A US based website is posting accurate and comprehensive information about the Bo Xilai scandal which is hindering China’s censors who are desperately trying to stop the incident from triggering wider questions about other high level abuses of power.
The Financial Times reports that: “Since Bo Xilai was ousted as Chongqing Communist party secretary last month, Chinese censors have gone into overdrive to prevent the drama from ballooning into a public debate about corruption and power struggles within the party.
But their efforts are being undone by Watson Meng, the creator of the Boxun webite. From his home in Durham, North Carolina, he has been picking through information handed to him about the case by email, in Chinese internet chat rooms and sometimes over the phone.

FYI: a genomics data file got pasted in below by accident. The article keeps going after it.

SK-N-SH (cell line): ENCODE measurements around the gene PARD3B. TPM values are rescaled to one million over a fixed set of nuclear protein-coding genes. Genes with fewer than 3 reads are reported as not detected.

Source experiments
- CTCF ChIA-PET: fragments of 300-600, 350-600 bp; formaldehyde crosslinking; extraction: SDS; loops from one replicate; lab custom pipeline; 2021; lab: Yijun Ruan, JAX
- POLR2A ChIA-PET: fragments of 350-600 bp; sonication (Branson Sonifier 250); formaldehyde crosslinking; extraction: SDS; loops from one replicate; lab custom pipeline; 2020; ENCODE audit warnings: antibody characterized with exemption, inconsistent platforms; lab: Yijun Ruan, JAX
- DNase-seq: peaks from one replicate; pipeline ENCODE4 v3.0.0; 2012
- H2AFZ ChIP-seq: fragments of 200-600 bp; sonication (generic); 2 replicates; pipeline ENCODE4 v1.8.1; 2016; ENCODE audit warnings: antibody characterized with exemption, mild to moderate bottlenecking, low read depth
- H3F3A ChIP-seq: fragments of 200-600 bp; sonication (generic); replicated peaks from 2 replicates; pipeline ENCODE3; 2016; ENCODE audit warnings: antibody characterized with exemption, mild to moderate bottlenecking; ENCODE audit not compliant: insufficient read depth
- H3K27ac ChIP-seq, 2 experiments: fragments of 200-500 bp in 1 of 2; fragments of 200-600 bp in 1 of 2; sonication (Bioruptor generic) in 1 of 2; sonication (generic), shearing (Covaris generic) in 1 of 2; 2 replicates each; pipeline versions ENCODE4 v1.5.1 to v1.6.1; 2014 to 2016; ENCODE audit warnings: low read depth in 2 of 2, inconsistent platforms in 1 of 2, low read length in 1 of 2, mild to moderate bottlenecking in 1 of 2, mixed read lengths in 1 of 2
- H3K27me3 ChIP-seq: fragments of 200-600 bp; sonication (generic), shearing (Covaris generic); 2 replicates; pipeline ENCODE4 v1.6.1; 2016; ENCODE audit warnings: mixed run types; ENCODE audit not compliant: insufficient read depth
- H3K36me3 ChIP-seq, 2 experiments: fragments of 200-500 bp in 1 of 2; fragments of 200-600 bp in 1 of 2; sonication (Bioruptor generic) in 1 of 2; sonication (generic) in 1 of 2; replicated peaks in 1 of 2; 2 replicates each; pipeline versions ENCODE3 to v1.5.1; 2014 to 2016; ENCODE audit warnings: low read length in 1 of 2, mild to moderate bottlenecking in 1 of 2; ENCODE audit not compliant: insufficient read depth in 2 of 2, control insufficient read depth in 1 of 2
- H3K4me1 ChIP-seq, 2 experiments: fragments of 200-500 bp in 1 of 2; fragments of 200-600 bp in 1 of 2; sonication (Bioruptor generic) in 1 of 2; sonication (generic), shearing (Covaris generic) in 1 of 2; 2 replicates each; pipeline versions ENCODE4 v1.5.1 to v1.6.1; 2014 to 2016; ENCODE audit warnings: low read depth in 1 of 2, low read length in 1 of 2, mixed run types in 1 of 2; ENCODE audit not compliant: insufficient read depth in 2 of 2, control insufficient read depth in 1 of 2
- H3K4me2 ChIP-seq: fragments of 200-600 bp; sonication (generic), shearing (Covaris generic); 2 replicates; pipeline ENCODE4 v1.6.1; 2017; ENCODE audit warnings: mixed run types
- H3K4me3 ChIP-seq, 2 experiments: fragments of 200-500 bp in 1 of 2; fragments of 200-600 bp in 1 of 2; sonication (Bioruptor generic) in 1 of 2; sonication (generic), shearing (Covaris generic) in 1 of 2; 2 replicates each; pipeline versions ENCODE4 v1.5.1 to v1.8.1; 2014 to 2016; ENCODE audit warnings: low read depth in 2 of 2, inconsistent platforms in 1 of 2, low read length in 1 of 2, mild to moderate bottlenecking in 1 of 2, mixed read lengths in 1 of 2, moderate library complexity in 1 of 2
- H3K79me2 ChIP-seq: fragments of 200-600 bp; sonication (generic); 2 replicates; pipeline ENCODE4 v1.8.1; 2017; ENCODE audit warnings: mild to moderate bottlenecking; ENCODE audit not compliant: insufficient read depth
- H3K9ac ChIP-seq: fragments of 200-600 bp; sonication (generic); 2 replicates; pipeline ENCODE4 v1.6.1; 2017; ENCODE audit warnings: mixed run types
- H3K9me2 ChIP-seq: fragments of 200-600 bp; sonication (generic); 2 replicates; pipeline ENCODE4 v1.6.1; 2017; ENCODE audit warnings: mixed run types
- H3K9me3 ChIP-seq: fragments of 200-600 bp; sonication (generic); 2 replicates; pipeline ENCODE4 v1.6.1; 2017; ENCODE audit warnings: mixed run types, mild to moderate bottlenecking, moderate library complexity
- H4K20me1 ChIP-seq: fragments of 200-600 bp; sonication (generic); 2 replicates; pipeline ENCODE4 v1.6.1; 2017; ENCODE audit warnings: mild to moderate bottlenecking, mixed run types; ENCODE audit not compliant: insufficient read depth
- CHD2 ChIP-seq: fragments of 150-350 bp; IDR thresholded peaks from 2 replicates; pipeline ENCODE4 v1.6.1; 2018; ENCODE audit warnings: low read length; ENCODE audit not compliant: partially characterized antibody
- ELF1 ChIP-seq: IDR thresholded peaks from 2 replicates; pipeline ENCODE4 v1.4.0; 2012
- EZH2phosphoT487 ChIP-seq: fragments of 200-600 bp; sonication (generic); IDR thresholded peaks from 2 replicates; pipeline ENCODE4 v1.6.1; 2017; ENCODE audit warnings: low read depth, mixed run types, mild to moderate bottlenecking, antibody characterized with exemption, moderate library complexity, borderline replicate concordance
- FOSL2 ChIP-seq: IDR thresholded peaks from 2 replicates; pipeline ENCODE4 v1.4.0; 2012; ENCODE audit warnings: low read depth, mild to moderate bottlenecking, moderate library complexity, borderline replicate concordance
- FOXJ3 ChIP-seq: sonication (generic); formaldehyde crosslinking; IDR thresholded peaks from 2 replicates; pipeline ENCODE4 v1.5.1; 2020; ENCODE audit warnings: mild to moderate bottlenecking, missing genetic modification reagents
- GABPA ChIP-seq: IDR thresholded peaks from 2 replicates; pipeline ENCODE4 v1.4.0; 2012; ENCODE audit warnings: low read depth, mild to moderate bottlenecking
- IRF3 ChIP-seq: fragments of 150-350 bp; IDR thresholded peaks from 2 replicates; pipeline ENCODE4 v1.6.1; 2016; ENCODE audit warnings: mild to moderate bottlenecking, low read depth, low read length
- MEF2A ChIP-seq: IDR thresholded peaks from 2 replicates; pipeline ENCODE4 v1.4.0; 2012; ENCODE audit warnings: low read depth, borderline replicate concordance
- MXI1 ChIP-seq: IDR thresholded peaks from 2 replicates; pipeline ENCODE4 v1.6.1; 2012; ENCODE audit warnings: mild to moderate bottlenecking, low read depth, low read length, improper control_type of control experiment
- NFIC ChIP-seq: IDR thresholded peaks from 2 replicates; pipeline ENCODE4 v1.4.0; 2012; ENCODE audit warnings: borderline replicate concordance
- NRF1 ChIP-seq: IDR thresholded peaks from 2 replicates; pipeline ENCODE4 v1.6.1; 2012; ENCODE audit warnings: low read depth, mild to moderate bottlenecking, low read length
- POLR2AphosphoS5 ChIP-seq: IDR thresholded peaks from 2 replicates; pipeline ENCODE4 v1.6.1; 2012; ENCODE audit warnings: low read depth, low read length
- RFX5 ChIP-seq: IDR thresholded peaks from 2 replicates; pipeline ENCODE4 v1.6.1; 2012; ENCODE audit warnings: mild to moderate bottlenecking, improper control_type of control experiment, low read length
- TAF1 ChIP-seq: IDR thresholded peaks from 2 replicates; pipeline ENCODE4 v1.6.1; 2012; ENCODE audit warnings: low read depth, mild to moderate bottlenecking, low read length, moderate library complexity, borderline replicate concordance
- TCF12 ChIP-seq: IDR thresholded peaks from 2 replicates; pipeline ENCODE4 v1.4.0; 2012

He has then been posting it for all to see. This is online information sharing at its best. Not only did netizens provided key impetus to the investigation but now they are moving things forward towards a much needed public debate about China’s widespread corruption.
There is little question that the party hierarchy fear public exposure of the many and varied dealings that have left some Chinese mega wealthy while the majority of its citizens are destitute.
Some will say that corruption cannot be driven out overnight and to do so would risk social upheaval, international embarrassment or even violence. Others are simply happy with the status quo because they are d0ing very well under the current system.
But as the information leaks out and websites like Boxun show it does, then these fears are going to be realized one way or another. It would be better to encourage public debate and make a real effort at dealing with corruption. That is the only way to defuse social tensions.
Having the censors screw the safety valve down on the social pressure cooker a few more notches simply means when the explosion comes it is going to be worse than they imagined.